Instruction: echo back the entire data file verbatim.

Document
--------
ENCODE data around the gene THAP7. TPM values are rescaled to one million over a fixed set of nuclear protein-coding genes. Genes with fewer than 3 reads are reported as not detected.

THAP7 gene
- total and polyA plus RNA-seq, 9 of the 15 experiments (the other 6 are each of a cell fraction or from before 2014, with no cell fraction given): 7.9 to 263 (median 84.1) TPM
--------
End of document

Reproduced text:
ENCODE data around the gene THAP7. TPM values are rescaled to one million over a fixed set of nuclear protein-coding genes. Genes with fewer than 3 reads are reported as not detected.

THAP7 gene
- total and polyA plus RNA-seq, 9 of the 15 experiments (the other 6 are each of a cell fraction or from before 2014, with no cell fraction given): 7.9 to 263 (median 84.1) TPM